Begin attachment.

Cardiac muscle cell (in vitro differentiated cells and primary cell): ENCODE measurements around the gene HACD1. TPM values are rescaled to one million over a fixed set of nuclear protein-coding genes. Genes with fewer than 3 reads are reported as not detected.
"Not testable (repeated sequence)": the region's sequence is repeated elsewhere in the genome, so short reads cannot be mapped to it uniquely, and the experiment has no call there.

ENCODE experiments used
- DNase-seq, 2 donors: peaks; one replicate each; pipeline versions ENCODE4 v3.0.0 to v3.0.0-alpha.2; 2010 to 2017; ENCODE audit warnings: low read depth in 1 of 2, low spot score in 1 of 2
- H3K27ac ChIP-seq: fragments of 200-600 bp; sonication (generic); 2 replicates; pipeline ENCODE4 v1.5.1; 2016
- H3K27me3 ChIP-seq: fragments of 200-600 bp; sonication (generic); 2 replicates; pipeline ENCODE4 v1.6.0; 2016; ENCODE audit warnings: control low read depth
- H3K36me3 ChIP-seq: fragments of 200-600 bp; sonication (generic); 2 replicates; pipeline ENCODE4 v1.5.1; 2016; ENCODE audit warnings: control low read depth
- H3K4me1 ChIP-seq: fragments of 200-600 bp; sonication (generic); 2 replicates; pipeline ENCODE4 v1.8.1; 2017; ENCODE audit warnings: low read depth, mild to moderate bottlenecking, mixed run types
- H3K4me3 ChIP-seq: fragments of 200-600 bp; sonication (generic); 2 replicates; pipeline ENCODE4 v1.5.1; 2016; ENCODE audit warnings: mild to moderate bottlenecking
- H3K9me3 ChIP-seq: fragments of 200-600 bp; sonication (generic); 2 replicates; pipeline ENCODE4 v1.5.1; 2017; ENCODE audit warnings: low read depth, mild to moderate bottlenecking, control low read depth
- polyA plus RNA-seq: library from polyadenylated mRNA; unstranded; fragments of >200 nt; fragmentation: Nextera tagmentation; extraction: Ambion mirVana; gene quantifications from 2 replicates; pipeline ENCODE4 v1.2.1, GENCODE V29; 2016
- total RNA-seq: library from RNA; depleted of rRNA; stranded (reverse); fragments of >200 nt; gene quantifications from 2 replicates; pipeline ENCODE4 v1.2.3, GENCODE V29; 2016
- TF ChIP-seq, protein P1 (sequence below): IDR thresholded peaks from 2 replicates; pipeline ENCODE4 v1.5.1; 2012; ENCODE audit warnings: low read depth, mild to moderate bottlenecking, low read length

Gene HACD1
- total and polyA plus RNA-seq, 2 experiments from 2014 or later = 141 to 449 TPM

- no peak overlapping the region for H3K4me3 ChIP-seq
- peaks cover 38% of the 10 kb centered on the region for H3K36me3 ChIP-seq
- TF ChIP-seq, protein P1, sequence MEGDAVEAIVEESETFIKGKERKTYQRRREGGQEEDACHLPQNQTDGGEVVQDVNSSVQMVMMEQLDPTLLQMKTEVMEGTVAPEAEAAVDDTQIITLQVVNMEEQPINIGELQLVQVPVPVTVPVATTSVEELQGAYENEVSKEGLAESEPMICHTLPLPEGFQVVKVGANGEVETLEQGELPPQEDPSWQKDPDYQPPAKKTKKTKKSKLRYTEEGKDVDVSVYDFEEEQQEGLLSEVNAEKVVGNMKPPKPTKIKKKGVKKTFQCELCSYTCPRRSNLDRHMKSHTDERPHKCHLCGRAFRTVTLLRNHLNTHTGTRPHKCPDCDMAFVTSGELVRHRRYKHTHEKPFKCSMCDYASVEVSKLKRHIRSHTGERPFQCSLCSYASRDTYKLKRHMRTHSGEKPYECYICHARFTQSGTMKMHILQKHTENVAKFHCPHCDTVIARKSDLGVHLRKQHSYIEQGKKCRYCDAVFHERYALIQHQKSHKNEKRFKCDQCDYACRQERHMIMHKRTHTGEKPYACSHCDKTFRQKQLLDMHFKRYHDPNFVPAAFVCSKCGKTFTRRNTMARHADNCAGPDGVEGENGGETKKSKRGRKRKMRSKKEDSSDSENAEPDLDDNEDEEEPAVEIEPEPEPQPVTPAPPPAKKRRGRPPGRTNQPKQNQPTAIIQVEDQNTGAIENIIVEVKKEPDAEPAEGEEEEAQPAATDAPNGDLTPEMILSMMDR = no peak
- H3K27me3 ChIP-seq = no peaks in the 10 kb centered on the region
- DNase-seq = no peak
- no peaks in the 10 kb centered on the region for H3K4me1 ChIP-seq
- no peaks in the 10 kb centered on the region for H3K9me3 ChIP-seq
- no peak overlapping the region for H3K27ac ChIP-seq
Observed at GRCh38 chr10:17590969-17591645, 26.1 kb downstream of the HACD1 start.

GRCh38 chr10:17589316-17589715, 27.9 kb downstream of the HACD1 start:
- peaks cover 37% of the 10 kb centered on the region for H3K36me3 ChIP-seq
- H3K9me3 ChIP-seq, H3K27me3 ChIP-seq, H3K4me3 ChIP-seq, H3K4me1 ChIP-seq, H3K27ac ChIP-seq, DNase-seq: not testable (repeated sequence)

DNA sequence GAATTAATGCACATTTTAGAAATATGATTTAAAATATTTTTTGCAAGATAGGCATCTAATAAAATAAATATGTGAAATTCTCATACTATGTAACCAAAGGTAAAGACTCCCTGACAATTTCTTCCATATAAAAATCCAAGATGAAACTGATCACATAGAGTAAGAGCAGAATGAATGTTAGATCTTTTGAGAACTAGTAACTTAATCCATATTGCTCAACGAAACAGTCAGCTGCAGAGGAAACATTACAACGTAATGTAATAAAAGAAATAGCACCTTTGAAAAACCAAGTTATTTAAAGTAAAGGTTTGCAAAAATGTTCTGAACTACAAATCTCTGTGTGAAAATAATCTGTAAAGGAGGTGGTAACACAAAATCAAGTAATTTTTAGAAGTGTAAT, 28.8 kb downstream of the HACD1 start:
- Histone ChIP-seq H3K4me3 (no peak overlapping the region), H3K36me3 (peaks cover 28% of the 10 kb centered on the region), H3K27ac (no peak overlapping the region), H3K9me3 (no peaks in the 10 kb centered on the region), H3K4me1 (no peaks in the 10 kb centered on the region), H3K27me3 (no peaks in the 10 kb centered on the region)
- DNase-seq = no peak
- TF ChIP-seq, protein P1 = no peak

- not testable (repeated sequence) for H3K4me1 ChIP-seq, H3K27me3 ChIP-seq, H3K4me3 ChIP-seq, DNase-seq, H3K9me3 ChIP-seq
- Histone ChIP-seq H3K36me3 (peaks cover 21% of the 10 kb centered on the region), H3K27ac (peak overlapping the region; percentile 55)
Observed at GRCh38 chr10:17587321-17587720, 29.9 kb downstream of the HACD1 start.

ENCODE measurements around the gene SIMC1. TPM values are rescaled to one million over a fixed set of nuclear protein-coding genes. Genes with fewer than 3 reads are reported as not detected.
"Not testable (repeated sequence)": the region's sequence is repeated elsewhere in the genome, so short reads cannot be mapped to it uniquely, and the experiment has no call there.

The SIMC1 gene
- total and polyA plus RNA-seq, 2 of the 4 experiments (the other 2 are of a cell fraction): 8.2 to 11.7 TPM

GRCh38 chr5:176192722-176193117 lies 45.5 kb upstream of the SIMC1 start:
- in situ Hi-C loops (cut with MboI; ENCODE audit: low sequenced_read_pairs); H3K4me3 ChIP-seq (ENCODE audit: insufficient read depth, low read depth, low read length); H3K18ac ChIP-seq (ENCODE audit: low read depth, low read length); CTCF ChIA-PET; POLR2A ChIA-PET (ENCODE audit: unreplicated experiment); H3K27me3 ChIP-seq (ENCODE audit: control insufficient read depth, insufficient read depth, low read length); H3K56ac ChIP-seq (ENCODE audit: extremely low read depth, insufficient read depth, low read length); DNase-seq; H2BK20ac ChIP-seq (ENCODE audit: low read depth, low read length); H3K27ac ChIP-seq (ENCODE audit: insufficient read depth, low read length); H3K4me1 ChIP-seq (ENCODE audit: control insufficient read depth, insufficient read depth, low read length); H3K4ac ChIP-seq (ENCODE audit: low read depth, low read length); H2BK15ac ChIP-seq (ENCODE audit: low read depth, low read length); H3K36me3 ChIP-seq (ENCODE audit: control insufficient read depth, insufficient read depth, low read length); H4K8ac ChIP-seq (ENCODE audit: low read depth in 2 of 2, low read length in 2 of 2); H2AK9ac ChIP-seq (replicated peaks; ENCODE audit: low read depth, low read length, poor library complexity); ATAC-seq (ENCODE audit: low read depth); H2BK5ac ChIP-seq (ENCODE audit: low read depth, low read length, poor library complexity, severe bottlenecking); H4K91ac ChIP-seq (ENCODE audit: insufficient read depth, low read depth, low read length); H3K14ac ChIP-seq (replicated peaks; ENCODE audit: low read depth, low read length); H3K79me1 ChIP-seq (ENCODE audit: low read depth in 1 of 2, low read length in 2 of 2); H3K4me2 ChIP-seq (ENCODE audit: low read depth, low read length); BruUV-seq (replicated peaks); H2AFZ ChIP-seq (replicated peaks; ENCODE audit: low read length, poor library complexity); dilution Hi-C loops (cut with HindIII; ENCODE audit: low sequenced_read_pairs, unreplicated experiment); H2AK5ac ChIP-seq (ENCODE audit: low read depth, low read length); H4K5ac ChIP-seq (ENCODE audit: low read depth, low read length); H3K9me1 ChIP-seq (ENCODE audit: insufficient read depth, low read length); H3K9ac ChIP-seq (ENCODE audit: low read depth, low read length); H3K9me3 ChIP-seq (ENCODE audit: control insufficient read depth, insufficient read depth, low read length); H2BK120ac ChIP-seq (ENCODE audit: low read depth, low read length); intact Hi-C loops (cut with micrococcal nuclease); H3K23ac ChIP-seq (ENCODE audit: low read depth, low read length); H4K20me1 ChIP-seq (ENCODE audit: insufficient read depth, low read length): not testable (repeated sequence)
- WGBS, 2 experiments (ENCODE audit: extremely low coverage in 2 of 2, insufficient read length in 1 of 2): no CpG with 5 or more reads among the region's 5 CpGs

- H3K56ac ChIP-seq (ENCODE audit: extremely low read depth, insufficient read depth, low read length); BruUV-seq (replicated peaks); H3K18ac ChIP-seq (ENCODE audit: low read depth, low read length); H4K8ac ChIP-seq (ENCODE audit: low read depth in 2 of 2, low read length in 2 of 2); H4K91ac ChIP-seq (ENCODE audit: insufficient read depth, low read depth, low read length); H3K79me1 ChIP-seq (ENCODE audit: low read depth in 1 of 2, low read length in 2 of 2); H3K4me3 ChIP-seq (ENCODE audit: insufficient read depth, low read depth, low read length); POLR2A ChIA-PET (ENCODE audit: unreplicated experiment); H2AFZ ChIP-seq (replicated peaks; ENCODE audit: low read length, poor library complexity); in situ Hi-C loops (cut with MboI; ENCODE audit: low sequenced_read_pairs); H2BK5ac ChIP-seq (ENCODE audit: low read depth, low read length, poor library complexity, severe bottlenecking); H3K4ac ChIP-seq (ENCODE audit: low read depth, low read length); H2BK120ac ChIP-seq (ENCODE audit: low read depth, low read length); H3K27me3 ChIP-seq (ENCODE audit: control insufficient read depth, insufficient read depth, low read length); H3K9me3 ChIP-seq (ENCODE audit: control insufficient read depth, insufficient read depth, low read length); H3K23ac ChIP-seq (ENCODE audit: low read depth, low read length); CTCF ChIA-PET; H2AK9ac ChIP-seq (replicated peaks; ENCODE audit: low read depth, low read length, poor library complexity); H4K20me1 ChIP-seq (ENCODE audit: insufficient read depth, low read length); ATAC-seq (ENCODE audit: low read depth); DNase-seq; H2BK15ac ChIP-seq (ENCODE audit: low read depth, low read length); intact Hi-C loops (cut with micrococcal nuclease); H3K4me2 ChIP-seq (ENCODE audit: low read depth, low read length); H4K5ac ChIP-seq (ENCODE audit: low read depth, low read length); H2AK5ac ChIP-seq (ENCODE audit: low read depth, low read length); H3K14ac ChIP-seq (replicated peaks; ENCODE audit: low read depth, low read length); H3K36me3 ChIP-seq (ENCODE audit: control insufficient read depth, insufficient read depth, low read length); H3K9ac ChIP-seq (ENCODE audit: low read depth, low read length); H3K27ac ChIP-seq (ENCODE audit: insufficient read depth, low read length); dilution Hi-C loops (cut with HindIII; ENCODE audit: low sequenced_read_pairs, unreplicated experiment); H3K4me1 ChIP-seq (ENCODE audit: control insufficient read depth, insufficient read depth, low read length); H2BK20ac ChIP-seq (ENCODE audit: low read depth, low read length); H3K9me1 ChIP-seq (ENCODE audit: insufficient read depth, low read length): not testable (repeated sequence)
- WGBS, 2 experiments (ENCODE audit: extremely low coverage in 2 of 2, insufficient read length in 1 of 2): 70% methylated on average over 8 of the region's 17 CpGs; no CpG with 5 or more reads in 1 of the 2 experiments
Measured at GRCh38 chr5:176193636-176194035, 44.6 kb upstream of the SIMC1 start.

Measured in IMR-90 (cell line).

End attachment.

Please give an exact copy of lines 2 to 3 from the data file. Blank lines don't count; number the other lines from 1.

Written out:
"Not testable (repeated sequence)": the region's sequence is repeated elsewhere in the genome, so short reads cannot be mapped to it uniquely, and the experiment has no call there.

ENCODE experiments used